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How effectively is Caliban presented through his actions to a modern audience?

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Tom Moore How effectively is Caliban presented through his actions to a modern audience? One of the most crucial characters of the Tempest is the character Caliban; the 'monster-like creature' that inhabits the island at which the play takes place. Caliban lacks civilized influence due to the fact that he was born on the island and deprived of any social activity other than nature and instinct. Caliban is not monstrous simply for the sake of being frightening. Caliban is now looked at more sympathetically to a modern audience. To a Shakespearean audience they could not see past all of this, whether it was to do with lack of action in the way Caliban used to be played of the lack or intelligence of the audience present. His action or his looks are more likely to be the reason where the sympathy leaked through as on the stage during the Shakespearian period he has been played as a lizard, dog, monkey, snake and even a fish. ...read more.


That is left for the audience to decide. The evidence of him loving the island is in the way he expresses some of the most haunting poetry in the whole play. For example the speech in which he tells Prospero how he feels about him taking the island, I ii 337, 'I loved thee and showed thee all the qualities o'th'isle' this shows that Caliban would not just accept anyone onto the island they have to be special to him to make him want to show them something special (his island). A modern audience would see this as a touching part of the play and again would feel sorry for the way that Caliban is being treated. Had this play been shown to an audience in Shakespearean times they would take the side of Prospero. This is because it was at the time of explorers discovering unknown parts of the world, which this play is a metaphor of in a sense that Prospero came and took over the island, colonization. ...read more.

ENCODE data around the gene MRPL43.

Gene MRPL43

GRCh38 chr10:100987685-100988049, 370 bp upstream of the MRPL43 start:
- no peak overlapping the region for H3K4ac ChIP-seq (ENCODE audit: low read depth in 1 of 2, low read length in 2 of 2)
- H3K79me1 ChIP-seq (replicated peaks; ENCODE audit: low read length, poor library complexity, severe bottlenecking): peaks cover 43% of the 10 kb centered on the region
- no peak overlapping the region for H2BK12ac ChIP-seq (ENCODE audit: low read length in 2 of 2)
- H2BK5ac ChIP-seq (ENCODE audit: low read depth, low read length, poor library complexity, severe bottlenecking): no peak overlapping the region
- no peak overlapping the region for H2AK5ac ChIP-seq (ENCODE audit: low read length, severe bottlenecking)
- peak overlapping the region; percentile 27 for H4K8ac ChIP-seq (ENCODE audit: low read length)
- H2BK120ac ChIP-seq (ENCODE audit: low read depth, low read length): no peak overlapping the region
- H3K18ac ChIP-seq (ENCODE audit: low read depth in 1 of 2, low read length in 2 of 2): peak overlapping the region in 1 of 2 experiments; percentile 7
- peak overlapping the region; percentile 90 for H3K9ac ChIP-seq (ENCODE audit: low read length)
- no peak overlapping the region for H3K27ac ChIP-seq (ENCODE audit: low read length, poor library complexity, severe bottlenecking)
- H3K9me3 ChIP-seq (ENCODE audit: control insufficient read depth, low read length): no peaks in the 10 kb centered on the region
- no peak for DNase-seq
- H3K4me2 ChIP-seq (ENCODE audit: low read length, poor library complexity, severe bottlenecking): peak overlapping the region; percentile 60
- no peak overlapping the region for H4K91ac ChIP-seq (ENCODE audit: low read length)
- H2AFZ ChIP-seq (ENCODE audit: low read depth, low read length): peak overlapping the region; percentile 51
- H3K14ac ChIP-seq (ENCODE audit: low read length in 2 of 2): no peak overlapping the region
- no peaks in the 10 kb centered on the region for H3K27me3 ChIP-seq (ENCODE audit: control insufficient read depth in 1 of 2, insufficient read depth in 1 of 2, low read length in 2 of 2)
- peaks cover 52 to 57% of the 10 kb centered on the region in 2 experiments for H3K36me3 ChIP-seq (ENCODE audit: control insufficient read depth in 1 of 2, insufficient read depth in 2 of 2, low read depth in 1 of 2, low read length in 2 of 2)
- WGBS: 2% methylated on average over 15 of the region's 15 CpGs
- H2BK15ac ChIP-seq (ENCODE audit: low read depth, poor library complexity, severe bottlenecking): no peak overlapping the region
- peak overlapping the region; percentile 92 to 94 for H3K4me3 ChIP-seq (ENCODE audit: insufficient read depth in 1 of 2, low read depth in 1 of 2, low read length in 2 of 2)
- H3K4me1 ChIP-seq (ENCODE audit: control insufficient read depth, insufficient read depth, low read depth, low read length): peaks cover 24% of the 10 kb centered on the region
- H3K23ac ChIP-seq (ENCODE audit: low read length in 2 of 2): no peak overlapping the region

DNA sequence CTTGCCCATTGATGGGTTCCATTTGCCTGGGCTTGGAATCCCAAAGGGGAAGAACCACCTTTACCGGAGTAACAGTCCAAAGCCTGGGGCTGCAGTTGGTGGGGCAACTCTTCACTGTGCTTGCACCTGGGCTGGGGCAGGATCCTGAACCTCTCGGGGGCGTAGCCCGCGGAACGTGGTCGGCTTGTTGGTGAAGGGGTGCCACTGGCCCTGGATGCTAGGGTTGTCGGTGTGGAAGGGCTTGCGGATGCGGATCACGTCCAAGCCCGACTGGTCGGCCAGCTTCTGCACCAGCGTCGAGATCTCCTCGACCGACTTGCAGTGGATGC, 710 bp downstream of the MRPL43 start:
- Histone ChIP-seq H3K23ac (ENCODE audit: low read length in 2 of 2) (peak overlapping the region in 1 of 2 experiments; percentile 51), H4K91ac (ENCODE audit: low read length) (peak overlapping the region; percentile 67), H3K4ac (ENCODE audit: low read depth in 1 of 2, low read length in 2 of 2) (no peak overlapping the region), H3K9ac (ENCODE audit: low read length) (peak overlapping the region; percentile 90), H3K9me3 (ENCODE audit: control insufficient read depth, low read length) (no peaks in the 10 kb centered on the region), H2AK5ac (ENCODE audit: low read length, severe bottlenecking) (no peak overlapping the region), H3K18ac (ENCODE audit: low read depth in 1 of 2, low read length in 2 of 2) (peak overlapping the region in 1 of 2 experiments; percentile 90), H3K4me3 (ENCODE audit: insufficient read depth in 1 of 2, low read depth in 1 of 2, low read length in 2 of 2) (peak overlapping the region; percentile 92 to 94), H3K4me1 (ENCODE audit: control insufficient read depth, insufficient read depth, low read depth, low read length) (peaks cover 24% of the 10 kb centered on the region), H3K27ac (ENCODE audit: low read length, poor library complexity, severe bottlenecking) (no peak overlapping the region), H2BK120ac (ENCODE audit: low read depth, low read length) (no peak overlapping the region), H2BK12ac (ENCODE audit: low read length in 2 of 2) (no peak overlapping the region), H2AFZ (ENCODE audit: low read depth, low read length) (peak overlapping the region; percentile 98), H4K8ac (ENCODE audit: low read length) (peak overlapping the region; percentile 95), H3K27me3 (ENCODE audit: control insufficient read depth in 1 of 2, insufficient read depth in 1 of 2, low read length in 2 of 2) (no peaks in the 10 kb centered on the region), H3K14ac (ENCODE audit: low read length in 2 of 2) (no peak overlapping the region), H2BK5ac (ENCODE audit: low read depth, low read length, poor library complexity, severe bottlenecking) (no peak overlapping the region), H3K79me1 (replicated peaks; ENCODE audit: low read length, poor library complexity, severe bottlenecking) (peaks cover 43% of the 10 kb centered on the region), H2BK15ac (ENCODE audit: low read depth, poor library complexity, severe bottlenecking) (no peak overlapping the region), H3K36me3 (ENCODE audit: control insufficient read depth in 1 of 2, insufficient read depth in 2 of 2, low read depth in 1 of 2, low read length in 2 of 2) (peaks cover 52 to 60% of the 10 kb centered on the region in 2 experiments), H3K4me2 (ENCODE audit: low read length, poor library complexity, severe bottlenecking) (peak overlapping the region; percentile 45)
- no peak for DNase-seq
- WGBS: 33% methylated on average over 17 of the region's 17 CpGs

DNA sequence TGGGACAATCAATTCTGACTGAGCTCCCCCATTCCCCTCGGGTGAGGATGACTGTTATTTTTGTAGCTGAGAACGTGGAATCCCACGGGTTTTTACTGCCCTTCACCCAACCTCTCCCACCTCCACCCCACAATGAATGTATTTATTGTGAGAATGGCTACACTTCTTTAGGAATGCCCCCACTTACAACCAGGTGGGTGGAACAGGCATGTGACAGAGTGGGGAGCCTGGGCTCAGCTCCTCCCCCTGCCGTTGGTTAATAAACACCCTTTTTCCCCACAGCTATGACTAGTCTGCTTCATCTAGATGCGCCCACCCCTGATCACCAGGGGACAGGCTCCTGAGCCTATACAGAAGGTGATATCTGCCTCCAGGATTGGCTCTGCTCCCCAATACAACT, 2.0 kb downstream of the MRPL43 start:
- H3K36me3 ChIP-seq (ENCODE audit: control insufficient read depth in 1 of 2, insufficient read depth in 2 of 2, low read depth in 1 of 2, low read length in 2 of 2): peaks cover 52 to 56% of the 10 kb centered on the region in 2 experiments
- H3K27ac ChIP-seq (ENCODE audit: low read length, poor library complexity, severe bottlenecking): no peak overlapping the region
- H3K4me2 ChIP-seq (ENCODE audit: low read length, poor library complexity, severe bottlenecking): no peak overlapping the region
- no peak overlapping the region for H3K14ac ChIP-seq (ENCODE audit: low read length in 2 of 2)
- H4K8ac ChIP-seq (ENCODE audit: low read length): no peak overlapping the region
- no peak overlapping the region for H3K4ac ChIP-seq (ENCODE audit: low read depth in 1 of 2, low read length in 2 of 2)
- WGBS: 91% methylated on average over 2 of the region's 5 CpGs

There is two ways that Caliban can be seen to an audience during this section of the play. One way is that it will just enforce a 17th century audience to make them hate Caliban even more as he is now being seen as a 'violent monster'. Although a 21st century audience would respect his decision for rebelling against Prospero because a modern audience has been introduced to other forms of revenge with sometimes it being their own experiences. Killing Prospero maybe going to far but Caliban is not the only one involved in the plot this would mean he could be influenced by others decisions (Trinculo and Stephano) he plays a sheep in a way. In conclusion it is clear from the evidence that Calibans actions in the play makes a modern audience take his side even makes them look past his monstrous looks and behavior. The character is confused and overwhelmed by the way that complete strangers had landed on the island, invading his space. This influences him to take such actions that show his worse side, which is why an 17th century audience would not be able to see past this. ...read more.

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